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On Models for Binomial Data with Random Numbers of Trials

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Abstract:

Summary. 

A binomial outcome is a count s of the number of successes out of the total number of independent trials n=s+f , where f is a count of the failures. The n are random variables not fixed by design in many studies. Joint modeling of (s, f) can provide additional insight into the science and into the probability  of success that cannot be directly incorporated by the logistic regression model. Observations where n= 0 are excluded from the binomial analysis yet may be important to understanding how  is influenced by covariates. Correlation between s and f may exist and be of direct interest. We propose Bayesian multivariate Poisson models for the bivariate response (s, f) , correlated through random effects. We extend our models to the analysis of longitudinal and multivariate longitudinal binomial outcomes. Our methodology was motivated by two disparate examples, one from teratology and one from an HIV tertiary intervention study.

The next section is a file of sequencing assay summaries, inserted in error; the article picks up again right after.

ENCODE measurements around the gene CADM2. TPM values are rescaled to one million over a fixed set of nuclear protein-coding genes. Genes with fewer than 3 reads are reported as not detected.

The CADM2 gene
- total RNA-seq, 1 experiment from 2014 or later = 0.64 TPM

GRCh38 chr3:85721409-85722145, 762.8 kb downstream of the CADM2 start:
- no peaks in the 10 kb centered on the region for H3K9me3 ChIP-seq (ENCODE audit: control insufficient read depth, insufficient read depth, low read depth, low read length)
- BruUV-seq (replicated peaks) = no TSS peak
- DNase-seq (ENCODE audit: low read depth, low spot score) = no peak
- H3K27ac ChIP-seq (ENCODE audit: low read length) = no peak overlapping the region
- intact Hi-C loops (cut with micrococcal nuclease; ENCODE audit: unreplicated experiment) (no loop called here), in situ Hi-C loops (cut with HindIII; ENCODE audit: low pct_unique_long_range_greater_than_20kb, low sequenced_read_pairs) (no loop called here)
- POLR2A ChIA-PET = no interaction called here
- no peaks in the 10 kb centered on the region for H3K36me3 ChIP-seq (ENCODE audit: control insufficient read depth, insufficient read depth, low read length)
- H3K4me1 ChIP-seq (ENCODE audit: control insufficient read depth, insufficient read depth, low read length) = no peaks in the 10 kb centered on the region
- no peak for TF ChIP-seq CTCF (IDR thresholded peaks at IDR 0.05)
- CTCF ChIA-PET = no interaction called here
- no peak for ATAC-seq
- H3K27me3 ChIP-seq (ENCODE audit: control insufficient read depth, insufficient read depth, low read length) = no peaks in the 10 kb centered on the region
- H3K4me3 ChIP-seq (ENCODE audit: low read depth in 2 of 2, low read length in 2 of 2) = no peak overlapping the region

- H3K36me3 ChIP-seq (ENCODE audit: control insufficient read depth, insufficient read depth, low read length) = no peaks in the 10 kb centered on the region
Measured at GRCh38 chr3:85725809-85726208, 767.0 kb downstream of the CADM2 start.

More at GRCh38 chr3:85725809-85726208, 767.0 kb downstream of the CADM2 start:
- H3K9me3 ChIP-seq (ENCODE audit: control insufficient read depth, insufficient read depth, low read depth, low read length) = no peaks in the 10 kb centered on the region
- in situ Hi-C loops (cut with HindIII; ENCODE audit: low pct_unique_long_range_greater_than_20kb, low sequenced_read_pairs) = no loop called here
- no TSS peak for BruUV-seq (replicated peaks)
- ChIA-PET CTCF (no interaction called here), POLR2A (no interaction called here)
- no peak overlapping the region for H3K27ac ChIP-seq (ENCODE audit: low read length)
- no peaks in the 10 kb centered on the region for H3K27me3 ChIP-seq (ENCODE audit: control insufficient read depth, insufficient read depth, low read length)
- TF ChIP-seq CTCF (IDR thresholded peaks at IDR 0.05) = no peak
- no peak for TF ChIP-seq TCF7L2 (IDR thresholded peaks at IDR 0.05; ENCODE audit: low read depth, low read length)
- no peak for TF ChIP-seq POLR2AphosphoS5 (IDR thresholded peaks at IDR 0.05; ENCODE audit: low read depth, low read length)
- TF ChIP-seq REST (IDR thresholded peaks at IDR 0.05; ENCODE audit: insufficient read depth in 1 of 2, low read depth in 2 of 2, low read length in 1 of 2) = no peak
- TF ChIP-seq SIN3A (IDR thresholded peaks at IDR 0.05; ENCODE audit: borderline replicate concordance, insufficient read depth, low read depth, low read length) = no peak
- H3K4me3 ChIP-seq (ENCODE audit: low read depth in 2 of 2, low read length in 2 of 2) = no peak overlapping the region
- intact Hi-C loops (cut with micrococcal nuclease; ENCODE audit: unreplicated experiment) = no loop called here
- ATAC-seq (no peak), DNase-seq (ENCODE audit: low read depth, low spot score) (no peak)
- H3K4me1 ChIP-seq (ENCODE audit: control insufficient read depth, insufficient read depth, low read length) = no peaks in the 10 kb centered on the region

Keywords: Logistic model; Longitudinal data; Multivariate discrete data; Poisson model; Random effects

Document Type: Research Article

DOI: https://doi.org/10.1111/j.1541-0420.2006.00722.x

Affiliations: Department of Biostatistics, UCLA School of Public Health, Los Angeles, California 90095-1772, U.S.A

Publication date: 2007-06-01

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